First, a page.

Cillian Murphy gives the film’s best performance as the shipwrecked soldier whose survivor guilt clouds his judgement. Mark Rylance is typically understated as the quietly resolute Mr. Dawson, a character as stoical as his Soviet agent Rudolf Abel in Steven Spielberg’s Bridge of Spies.
Kenneth Branagh is fully focused as Bolton, the British Navy commander—inspired by Captain (later Admiral) William Tennant—who oversees the evacuation and silently registers every setback and breakthough. It’s acceptable that the stiff-upper-lipped Bolton’s eyes moisten when fishing boats and small craft roll into Dunkirk. But Nolan gave Branagh a horribly self-congratulatory last line, and overall the character smacks too mightily of Keeping Calm and Carrying On. Colonel Winnant (James D’Arcy), Bolton’s opposite number in the Army, at least gets to fret out loud.
Jack Lowden is magnetic as the Scottish fighter pilot Collins. A boy doing a man’s dangerous job with minimal fuss, he’s barely fazed when his plane runs out of fuel and arrows into “the drink” at around 360 miles per hour.
Collins’ Steve McQueen-like flintiness contrasts him with the retired fighter pilot Freddie Page who, in Terence Davies’ The Deep Blue Sea, is played by Tom Hiddleston as a self-parodying spewer of RAF jargon. Freddie’s nostalgia for his lovely war indicates his maladjustment in peacetime. During the battles of Dunkirk and Britain, Freddie would no doubt have been as ice-cool as Collins.
During a sortie across the Channel, Collins loses contact with Farrier (Tom Hardy), the older RAF pilot who had assumed control of their surviving two-Spitfire squadron after their leader was shot down. Farrier vanishes from the middle part of the movie. Toward the end, Peter Dawson mentions that his brother, a Lancaster Bomber pilot, had been lost early in the war, whereupon Farrier’s plane zooms back into action. It’s almost as if he is the ghost of Peter’s brother, or the spirit of all the dead British flyers.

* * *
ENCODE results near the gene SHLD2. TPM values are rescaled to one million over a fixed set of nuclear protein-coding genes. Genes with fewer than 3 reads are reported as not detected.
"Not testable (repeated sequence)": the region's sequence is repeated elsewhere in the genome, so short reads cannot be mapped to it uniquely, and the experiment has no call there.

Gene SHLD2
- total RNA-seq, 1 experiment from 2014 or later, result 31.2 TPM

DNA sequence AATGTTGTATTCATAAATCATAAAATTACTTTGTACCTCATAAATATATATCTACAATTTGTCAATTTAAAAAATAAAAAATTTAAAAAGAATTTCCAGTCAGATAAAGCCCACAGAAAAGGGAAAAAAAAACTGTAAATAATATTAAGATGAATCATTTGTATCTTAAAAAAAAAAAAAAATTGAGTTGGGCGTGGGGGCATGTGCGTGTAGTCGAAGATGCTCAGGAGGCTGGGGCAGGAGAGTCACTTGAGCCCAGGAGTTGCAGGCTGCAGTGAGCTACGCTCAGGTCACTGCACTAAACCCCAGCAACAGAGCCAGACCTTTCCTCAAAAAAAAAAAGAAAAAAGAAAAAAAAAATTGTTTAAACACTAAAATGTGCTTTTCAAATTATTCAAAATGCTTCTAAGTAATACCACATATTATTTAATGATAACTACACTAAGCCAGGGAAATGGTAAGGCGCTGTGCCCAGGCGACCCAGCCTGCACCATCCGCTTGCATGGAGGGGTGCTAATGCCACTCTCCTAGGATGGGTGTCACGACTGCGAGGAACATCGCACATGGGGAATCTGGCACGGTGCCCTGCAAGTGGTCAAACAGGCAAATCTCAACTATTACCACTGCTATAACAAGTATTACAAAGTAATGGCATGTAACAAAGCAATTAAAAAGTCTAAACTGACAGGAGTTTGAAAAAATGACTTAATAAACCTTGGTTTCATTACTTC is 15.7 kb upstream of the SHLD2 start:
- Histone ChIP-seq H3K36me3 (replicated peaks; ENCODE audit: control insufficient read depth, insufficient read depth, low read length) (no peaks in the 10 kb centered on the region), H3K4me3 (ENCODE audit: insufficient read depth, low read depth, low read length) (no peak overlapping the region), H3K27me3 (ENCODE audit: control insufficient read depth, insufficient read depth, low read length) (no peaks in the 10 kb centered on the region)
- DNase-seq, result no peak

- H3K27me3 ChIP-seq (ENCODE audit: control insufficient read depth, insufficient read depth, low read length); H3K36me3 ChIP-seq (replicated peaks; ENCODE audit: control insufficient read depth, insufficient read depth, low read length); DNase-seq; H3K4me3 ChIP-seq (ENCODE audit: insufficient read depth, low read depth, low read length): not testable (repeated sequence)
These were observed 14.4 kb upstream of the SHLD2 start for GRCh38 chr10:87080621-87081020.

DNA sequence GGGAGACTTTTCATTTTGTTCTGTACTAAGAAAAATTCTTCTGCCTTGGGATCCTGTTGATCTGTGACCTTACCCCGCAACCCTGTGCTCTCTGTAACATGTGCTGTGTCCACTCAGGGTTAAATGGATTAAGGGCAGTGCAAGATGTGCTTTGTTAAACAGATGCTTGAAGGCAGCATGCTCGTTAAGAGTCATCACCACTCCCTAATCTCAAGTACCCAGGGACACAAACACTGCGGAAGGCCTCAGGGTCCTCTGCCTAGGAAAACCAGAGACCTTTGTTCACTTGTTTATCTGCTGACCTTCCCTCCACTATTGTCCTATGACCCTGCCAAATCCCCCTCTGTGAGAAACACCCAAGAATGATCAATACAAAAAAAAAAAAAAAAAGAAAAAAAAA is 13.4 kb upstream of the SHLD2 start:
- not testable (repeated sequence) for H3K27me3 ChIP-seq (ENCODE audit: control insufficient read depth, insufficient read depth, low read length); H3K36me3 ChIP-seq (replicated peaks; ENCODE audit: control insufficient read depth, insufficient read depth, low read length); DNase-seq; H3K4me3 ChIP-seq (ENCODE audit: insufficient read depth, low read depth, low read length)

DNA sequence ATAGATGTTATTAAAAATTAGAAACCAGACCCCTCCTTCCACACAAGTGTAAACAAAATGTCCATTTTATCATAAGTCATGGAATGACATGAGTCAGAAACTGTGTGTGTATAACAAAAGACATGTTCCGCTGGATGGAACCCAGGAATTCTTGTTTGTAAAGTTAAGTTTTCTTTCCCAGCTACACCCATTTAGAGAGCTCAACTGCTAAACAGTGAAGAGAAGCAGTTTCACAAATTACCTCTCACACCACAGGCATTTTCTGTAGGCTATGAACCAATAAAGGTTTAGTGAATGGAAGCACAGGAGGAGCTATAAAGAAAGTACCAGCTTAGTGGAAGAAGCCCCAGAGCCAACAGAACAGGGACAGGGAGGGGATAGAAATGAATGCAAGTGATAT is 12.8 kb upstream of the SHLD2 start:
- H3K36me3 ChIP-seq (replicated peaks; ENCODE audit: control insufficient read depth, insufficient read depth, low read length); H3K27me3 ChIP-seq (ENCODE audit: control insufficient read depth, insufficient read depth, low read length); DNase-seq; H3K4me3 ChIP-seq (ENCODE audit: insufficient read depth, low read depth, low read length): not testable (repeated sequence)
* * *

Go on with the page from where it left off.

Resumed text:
Farrier is forced to land near Dunkirk and climbs out of his cockpit as anonymous German infantrymen surround him—a direct homage to the capturing of “the Cooler King” Hilts (McQueen) in The Great Escape (1963).
Most of his face has previously been hidden by his oxygen mask. When he removes it and looks defiantly into the camera, Hardy is revealed not only as Farrier but as Tom Hardy, English Movie Star. Hardy is a formidable actor, but this moment not only smacks of vainglory, it cancels the audience’s suspension of disbelief.
Despite its underpopulated canvas, Dunkirk is an object lesson in vivid, non-gratuitous pictorialism—as was Nolan’s The Dark Knight Batman trilogy. He works wonders with long-distant shots smeared with plumes of smoke, with images of clustered bedraggled and dejected Tommies, with frightening shots of men swimming into an oil slick just as it catches fire. And with a shot of a Dunkirk survivor who, ordered below by Mr. Dawson, calmly remarks he just wants to see the white cliffs of home.
It would be cynical—wouldn’t it?—to suggest that Harry Styles, charismatic frontman of the boy band One Direction, was cast in Dunkirk to entice teenage girls to see a movie otherwise unlikely to attract them in droves. Fortunately, Styles can act. He acquits himself admirably as Alex, the grimy, hungry soldier whose frayed nerves cause him to turn on the mysterious Gibson.
Paranoia-induced irritability aside, Alex is an archetypal role: the faintly shifty East End Jack the Lad. Danny Dyer perfected the type in films like The Trench (1999), Borstal Boy (2000), and the Andrea Arnold short Wasp (2003). Every English war film needs a recalcitrant Cockney—see also James Booth in Zulu (1964). It’s a good job One Direction is on hiatus, innit? Maybe Styles will carve himself a niche, or even become the next Terence Stamp.
Read here about IMAX Technology Chief on Dunkirk, Christopher Nolan, and Future Advancements.